It’s been a while since I last posted, a combination of starting a new job and no topics really jumping out of me have meant that the only activity on the site for the past few months has been spambots posting comments (if you need you google search results optimized there are apparently a lot of options out there). However, it was my new job that inspired the first in what I plan t be a series of posts looking back at some controversial moments in sport. The first few posts planned are quite New Zealand-centric but along the way I will hopefully go global. If you have any ideas on particular incidents you’d like to see me write on don’t hesitate to mention it in the comments section, or send an email.
As I mentioned above this post was inspired by my new job at the Alexander Turnbull Library, home to a vast array of New Zealand heritage items. Whilst trekking through the vast stores of content (think the final scene of Raiders of the Lost Ark but colder and fewer crates) I stumbled upon Greg Chappell’s press statement following the underarm incident. For anyone unfamiliar with the underarm incident (I’m looking at you, American readers), it is considered to be the darkest day in Australasian sporting relations. For anyone who doesn’t know what Australasia is (still looking at you, American readers) it is Australia and New Zealand. The above link does a fine job summarizing the incident when it says:
Chappell was a noted Australian cricketer in the 1970s and 1980s. Despite his fine record as a batsmen he is best known by many in New Zealand as the instigator of the infamous “underarm’ incident during a tense one-day [cricket] game against New Zealand. With one ball to go New Zealand needed a six to tie the game. Chappell instructed his younger brother, Trevor, to bowl underarm, thereby denying the New Zealand batsman the chance to hit a six. The action was widely condemned as unsportsmanlike.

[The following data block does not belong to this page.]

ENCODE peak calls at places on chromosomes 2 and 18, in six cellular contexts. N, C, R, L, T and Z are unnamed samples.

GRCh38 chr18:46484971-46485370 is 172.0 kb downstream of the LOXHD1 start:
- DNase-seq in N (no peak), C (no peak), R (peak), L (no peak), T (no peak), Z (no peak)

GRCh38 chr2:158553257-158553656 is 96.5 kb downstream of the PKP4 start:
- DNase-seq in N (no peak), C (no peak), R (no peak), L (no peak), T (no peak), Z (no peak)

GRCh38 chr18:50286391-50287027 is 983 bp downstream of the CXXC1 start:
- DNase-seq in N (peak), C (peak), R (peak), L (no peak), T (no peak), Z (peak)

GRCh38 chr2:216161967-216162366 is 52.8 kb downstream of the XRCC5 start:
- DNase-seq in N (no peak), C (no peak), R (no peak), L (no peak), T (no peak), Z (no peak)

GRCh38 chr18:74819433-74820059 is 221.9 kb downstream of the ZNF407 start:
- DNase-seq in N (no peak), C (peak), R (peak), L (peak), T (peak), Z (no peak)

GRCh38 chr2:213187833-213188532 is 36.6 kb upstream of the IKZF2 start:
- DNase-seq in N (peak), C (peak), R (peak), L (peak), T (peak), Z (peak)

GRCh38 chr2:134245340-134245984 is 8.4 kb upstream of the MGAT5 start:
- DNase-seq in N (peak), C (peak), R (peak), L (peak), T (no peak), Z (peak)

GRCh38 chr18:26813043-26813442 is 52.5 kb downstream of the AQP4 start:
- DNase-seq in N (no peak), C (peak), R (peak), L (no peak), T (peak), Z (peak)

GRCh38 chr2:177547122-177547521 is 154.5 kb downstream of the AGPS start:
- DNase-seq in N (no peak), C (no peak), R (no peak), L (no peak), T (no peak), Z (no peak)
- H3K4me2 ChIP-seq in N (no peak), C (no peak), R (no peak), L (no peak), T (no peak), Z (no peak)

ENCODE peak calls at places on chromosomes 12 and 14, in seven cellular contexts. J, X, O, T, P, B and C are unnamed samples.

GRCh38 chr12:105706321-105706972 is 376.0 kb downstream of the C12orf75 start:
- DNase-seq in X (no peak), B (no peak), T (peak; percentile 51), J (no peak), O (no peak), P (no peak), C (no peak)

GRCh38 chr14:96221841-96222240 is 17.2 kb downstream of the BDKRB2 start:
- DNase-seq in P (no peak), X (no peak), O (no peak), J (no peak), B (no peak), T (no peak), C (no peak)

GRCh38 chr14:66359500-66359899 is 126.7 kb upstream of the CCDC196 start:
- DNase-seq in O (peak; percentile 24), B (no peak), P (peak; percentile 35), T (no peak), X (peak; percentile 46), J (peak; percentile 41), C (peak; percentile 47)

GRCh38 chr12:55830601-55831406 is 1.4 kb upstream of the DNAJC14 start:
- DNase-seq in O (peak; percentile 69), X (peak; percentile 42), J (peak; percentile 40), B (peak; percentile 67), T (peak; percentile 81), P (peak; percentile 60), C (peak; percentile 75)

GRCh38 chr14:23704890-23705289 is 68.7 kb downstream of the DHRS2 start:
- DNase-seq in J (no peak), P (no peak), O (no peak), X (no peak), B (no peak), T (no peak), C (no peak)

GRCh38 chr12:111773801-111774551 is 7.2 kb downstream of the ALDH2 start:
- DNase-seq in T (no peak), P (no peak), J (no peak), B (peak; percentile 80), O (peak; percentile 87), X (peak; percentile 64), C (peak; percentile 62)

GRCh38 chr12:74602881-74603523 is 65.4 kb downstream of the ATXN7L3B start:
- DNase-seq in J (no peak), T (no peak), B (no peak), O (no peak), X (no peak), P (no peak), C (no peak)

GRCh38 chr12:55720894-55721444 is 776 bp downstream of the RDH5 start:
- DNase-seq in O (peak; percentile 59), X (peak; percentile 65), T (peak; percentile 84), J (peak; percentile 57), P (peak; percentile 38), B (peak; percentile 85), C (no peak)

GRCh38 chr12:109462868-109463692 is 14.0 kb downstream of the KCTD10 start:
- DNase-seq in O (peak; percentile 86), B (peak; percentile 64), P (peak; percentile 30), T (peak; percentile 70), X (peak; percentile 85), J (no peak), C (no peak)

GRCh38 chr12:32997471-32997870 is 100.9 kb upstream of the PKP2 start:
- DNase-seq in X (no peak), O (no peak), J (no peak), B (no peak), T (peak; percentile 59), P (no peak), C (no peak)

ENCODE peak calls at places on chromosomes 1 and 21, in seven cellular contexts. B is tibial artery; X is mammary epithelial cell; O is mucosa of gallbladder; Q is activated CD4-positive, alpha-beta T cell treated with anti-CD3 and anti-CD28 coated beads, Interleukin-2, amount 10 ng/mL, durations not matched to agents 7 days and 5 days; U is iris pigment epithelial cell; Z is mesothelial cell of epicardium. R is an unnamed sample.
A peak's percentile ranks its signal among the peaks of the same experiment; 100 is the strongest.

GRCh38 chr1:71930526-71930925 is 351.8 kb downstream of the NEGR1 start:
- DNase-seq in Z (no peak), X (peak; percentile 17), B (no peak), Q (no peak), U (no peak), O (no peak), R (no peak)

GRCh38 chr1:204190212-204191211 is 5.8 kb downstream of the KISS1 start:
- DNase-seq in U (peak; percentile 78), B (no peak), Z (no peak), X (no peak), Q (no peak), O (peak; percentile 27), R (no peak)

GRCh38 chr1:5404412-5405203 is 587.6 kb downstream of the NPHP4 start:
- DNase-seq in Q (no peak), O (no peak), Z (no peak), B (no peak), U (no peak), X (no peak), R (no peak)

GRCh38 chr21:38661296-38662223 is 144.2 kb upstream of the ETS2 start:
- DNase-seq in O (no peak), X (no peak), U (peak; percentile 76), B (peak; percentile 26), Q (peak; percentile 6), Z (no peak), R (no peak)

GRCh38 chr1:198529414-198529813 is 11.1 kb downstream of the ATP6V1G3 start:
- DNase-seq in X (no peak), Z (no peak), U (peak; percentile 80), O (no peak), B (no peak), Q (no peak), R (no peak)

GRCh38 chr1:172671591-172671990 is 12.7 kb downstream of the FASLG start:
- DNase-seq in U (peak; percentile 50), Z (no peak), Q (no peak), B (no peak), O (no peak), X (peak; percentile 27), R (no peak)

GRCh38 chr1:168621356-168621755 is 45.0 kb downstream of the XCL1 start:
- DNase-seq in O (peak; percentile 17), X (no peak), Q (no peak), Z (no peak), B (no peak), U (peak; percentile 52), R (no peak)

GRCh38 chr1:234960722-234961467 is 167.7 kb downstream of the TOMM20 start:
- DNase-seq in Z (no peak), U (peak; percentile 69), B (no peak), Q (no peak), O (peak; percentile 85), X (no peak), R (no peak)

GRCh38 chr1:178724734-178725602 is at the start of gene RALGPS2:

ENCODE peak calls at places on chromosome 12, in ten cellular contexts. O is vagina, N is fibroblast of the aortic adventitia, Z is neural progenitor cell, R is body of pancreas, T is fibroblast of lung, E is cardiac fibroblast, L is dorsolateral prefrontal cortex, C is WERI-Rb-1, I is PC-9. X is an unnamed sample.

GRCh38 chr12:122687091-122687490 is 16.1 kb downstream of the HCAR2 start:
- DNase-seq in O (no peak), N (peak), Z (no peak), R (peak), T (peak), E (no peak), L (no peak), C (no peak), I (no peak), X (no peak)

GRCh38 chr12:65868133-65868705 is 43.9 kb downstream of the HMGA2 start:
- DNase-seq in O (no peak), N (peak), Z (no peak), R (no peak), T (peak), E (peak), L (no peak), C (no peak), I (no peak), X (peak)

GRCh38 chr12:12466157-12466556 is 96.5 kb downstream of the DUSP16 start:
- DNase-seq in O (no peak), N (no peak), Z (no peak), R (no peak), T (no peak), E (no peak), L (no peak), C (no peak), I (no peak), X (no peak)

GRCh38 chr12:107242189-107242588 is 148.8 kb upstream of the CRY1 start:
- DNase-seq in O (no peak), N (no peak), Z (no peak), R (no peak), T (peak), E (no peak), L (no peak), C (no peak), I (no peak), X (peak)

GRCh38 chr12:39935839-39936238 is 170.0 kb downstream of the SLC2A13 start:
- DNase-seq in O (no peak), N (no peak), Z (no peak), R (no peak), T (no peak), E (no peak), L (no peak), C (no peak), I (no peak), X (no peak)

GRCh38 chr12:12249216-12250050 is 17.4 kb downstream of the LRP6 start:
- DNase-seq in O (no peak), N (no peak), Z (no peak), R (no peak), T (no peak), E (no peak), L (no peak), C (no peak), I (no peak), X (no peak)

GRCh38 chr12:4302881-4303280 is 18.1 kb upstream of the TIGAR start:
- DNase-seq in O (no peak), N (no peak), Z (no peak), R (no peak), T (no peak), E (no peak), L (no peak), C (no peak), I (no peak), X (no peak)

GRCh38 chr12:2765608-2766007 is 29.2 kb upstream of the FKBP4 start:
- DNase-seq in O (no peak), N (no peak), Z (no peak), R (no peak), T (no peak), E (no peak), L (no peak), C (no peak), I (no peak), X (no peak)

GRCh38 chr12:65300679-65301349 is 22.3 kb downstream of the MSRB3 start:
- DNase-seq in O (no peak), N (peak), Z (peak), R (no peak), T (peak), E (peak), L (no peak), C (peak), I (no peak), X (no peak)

If you can’t be bothered reading that, just watch the video below (you’ve got to meet me halfway, American readers)
The purpose of this post (and subsequent posts in this series) is to examine the incident and ask “was it really that bad?” and “is the outrage it caused justified?” So with that out of the way lets crack on.
As the Alexander Turnbull Library caption points out, the underarm incident was widely condemned as unsportsmanlike. Chappell himself stated that in the cool light of day he recognized that the incident was not within the spirit of the game, however, it didn’t break any rules at the time. I will focus more on the issue of what constitutes unsportsmanlike conduct, particularly when you aren’t contravening the rules of the game, and whether the underarm incident was indeed unsportsmanlike.
Unsportsmanlike conduct varies from sport to sport, but you will almost always hear the ‘Spirit of the Game’ invoked as an inviolable goodness than governs sportsmanship.